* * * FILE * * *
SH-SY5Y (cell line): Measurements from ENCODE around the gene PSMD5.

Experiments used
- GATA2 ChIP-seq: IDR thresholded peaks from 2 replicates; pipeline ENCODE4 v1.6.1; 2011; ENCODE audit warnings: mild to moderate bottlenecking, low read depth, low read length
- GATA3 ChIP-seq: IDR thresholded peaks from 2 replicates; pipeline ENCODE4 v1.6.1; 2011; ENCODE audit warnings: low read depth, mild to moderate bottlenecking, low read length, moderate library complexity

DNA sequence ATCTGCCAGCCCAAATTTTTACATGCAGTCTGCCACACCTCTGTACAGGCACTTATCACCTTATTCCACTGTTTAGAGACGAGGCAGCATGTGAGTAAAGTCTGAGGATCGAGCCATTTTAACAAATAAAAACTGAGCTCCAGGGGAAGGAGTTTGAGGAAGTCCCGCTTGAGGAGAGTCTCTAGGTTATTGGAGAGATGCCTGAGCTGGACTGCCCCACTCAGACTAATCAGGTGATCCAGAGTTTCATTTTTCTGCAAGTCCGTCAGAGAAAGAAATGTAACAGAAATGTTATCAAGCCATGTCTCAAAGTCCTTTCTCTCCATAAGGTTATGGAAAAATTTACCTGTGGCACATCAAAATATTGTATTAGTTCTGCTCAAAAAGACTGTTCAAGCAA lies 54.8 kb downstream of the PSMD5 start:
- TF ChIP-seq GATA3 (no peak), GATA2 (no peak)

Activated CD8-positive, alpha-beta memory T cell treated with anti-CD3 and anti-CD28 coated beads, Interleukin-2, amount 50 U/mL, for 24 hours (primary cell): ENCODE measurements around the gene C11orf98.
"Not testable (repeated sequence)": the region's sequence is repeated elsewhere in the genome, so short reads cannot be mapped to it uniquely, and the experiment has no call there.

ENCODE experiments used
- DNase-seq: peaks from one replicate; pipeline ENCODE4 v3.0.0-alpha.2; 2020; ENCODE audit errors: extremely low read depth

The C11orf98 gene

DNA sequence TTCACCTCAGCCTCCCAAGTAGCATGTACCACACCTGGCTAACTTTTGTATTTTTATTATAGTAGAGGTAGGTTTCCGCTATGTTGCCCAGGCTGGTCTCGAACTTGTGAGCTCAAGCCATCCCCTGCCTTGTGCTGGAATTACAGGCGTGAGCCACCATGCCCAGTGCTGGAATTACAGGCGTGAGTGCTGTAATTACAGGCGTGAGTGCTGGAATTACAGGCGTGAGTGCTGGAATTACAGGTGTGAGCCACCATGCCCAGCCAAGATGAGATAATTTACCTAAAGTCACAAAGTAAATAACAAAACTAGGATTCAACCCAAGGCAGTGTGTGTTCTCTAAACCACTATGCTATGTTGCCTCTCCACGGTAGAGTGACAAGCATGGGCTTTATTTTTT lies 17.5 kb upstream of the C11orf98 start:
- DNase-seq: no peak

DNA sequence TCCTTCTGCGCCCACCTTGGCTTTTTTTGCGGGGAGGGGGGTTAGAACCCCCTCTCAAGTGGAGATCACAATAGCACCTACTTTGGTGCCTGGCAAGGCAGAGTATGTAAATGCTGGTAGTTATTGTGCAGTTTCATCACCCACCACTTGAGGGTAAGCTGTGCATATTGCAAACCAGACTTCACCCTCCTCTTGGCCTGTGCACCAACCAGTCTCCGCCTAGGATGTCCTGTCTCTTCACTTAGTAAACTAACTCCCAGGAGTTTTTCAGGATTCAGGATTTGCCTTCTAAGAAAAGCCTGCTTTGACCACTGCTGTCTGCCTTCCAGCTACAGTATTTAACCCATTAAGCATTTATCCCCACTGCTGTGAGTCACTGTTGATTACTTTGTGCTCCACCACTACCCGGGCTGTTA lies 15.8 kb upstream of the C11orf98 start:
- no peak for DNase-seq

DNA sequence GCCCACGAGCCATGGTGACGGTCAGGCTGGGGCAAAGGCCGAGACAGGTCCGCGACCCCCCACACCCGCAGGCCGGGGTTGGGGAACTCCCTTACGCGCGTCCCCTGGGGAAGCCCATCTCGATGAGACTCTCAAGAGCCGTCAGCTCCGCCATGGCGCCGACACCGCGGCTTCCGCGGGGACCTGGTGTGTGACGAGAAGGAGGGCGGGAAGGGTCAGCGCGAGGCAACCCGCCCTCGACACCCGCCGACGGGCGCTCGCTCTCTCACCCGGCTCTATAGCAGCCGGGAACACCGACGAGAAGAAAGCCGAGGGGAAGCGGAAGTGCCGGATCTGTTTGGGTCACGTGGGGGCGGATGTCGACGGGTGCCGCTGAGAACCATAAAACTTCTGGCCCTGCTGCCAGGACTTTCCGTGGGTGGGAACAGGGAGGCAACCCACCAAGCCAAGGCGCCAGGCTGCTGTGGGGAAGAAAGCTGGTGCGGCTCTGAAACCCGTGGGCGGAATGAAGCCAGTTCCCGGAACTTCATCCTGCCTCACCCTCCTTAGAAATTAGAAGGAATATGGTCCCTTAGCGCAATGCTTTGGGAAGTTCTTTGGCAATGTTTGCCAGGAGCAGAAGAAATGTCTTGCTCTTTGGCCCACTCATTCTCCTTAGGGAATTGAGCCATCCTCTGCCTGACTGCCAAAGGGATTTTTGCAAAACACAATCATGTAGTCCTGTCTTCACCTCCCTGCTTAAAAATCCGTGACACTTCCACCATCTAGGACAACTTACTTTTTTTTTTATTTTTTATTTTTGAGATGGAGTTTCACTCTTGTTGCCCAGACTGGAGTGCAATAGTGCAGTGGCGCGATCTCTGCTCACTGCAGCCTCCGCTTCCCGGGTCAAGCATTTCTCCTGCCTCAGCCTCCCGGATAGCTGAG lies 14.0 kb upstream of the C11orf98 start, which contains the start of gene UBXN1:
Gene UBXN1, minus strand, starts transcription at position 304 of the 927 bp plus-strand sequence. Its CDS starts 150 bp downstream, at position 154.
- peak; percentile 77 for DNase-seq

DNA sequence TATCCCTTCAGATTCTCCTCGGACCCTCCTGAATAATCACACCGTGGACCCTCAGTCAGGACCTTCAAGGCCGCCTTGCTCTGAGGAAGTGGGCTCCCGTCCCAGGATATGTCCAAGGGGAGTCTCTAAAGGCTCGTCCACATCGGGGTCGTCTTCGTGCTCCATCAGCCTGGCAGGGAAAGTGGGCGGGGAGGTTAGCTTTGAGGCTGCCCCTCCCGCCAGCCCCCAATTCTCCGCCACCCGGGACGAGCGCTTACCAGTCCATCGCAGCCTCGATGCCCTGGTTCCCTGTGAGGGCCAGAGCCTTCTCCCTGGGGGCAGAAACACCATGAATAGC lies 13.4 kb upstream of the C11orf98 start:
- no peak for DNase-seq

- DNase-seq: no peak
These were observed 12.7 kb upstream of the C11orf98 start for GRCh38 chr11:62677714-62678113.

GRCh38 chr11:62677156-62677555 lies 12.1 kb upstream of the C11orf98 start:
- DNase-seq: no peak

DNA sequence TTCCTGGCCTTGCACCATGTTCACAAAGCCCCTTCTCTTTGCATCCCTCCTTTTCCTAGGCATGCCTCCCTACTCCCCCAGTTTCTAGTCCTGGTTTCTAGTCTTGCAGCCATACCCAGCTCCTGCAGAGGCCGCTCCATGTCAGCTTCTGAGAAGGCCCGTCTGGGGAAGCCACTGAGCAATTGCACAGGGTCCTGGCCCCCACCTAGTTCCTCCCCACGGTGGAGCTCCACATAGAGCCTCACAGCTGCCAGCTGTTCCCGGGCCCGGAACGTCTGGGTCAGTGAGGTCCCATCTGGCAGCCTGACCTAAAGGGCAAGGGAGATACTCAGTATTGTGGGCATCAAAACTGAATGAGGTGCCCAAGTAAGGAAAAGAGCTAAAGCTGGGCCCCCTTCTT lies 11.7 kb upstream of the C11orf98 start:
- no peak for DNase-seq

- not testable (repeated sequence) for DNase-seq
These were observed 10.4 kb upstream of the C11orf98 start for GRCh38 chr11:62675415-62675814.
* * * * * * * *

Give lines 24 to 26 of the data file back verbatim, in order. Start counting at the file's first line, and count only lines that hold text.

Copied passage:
- DNase-seq: no peak

DNA sequence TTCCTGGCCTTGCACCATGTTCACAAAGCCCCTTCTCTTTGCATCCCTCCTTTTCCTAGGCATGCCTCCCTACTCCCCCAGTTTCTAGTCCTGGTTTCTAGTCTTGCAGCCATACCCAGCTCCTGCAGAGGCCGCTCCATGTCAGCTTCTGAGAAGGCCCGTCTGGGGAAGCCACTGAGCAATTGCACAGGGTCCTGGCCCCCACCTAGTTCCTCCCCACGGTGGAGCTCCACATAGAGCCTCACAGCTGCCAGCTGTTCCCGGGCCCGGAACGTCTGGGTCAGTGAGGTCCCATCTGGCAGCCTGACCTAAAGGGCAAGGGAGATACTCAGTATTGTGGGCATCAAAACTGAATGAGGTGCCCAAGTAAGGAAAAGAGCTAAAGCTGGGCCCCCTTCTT lies 11.7 kb upstream of the C11orf98 start:
- no peak for DNase-seq